ince President Donald Trump's political rise， pundits and news junkies have learned what seems like an entirely new vocabulary to discuss his rhetoric: gaslighting， alternative facts， fake news. What about whataboutism？
During a press conference on Tuesday， Trump spouted a textbook example of the practice. In addressing his tepid， vague denunciation of the protests that led to fatal violence in Charlottesville， Virginia， over the weekend， he responded， “What about the alt-left that came charging at， as you say， at the alt-right？ … You had a group on one side that was bad. You had a group on the other side that was also very violent.” That is to say， neo-Nazis and Ku Klux Klan members may be bad， but people on the other side have also done bad things. What about them？
Whataboutism refers to the practice of deflecting criticism by pointing to the misdeeds of others. Oxford Dictionaries defines it as “the technique or practice of responding to an accusation or difficult question by making a counter-accusation or raising a different issue.”
Essentially， it's an appeal to hypocrisy — a logical fallacy also known as “tu quoque.” Instead of proving that your opponent's claim is wrong on its face， whataboutism argues that it's hypocritical of the opponent to make that claim at all.
Fears of impending whataboutism do not appear to have been exaggerated. Pundits have been noticing Trump's proclivity for the “what about” defense for months. Even since taking office， the president has been quick to respond to accusations of collusion or corruption by pointing to the alleged misdeeds of his former opponent， Hillary Clinton.
He's also resorted， weirdly enough， to the inverse. In a February interview， Bill O'Reilly challenged Trump on his support for Putin， calling him “a killer.” “There are a lot of killers，” retorted Trump. “You think our country's so innocent？” In a Foreign Policy column， Jake Sullivan explained what he was doing: “The American president is taking Putin's ‘what about you’ tactic and turning it into ‘what about us？’” If we can do it， Russia can; if Hillary can， so can I. It justifies anything Trump or his allies might want to do， somehow or another.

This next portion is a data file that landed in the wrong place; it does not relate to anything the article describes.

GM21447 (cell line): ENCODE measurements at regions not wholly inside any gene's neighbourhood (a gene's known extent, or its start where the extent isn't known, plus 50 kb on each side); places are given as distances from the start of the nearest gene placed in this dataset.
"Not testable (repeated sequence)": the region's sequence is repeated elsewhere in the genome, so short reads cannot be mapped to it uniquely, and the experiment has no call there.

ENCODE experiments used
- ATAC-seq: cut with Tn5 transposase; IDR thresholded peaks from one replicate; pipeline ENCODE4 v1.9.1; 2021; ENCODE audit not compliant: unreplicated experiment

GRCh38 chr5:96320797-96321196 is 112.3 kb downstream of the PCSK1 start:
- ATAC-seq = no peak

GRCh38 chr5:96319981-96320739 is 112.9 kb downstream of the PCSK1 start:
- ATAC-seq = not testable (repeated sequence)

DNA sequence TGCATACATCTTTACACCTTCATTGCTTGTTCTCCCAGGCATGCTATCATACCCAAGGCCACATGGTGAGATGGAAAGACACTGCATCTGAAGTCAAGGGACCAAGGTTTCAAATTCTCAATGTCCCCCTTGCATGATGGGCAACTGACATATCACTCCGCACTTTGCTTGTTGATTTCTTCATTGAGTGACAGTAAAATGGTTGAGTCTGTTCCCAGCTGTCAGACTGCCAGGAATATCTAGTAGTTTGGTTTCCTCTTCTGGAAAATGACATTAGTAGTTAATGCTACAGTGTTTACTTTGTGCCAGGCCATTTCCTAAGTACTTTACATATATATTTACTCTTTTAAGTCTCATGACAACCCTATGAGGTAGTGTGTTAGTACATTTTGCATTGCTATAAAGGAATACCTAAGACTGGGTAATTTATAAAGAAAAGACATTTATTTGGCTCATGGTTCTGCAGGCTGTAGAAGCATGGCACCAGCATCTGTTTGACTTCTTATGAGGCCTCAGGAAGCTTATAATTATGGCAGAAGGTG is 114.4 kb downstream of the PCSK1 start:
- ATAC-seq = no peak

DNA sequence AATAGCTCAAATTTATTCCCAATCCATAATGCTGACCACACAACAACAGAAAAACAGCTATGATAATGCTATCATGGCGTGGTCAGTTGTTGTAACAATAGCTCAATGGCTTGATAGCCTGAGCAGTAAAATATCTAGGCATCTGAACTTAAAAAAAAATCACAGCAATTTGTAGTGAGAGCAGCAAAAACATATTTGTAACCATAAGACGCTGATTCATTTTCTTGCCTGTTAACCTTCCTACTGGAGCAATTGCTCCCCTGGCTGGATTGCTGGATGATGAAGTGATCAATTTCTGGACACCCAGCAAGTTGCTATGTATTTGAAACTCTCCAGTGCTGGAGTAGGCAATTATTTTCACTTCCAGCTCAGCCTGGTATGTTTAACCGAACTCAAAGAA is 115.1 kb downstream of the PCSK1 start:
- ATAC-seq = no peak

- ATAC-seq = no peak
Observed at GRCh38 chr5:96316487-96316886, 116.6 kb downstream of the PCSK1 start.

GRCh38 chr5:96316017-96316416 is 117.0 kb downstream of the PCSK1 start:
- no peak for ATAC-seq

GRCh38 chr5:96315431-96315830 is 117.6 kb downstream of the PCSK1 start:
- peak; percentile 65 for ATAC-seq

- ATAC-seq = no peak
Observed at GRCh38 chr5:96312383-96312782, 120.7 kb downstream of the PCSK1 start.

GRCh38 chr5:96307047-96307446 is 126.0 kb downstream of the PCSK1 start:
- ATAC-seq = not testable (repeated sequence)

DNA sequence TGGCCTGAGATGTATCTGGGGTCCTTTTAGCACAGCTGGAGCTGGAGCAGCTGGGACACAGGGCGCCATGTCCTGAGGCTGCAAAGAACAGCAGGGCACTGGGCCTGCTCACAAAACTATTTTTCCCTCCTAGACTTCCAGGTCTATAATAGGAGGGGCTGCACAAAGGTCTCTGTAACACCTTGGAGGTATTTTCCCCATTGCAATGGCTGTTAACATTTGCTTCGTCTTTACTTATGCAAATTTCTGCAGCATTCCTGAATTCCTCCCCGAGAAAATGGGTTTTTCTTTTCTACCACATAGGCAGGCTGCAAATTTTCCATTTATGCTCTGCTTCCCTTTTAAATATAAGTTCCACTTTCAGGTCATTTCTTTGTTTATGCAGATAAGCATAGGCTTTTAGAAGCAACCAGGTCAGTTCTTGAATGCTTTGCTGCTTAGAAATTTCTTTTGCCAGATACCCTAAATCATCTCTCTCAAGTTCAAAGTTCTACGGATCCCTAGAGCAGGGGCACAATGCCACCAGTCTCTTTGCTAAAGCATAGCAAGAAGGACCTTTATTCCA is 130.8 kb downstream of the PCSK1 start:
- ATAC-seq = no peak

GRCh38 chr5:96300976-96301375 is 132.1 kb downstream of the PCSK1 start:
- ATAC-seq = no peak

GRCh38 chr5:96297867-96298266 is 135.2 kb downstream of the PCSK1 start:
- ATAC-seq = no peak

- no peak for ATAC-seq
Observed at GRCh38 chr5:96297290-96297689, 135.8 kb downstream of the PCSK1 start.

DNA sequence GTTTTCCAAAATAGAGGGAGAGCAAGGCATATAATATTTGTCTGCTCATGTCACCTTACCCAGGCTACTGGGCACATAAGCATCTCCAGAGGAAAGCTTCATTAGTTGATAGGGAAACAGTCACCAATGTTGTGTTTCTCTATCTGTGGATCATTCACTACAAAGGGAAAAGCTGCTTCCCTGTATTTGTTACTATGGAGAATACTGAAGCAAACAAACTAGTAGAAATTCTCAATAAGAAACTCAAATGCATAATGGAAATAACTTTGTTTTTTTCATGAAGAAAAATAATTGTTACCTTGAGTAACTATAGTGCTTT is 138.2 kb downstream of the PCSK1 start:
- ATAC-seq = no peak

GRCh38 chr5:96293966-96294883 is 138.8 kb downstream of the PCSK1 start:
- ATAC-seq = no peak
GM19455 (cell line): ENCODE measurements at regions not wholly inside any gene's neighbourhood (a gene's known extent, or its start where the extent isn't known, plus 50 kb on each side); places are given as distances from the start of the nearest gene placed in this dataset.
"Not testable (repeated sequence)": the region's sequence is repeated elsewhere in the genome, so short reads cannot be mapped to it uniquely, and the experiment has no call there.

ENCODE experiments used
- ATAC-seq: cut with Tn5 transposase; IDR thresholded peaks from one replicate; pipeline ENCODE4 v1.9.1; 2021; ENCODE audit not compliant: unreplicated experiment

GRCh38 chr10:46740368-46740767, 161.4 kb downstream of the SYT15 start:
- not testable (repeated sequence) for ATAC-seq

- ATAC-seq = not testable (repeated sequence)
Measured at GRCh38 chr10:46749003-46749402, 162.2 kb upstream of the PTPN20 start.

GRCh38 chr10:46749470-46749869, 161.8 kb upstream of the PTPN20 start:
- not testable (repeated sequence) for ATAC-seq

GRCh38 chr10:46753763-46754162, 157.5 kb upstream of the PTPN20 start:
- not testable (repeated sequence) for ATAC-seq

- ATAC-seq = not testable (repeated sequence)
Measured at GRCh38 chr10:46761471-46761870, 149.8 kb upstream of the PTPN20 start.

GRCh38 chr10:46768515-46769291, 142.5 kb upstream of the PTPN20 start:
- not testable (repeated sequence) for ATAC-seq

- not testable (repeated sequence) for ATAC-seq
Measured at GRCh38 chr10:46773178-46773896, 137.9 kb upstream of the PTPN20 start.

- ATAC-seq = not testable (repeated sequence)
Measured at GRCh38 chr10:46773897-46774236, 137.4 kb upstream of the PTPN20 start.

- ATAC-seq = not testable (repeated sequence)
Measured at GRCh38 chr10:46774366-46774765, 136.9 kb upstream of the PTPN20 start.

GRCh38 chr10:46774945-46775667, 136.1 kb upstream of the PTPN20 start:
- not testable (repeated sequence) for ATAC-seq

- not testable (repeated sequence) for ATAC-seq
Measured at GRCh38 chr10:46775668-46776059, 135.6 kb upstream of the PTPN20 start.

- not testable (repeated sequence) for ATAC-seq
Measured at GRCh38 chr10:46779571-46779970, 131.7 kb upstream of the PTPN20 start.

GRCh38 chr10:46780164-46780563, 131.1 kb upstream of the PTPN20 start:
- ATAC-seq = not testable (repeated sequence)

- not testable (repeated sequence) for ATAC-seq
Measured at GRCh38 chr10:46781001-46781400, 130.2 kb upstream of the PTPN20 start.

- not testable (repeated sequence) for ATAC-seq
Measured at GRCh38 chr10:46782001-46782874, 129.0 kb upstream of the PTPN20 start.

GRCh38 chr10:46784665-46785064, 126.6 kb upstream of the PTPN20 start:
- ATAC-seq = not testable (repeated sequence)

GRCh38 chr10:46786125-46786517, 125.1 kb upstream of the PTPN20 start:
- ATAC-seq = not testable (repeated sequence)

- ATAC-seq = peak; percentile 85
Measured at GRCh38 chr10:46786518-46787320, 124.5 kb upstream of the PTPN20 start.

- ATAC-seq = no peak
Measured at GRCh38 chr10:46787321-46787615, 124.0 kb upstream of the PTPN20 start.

To be sure， hypocrisy is bad. The Soviets were not incorrect in pointing out that the countries that criticized them often harbored their own systemic human rights issues. It's no wonder that whataboutism exists， to some degree， on （as Trump would say） many sides.
Political supporters of every stripe are eager to hold opponents accountable for their double standards， and that is a human and， to some extent， good impulse — especially during a campaign， when making clear the actual distinctions between candidates is useful. It is， however， unusual for an American political leader to engage in the practice so frequently and blatantly; deflecting accountability is for surrogates and supporters， not elected officials themselves.
The problem with whataboutism is that hypocrisy is a durable problem （humans being flawed and inconsistent）， but it is not the only problem. Forever circling around each other's hypocrisies pulls us away from necessary conversations about how to reach for and enforce the values we aspire to and hold each other accountable for wrongdoing. This is particularly crucial when it comes to our leadership. With all the power of the American government behind him， the president has every responsibility to reach toward our most aspirational ideals. Whataboutism provides an excuse for our most powerful to evade self-reflection and self-improvement. That's not an excuse the American president needs — not now， not ever.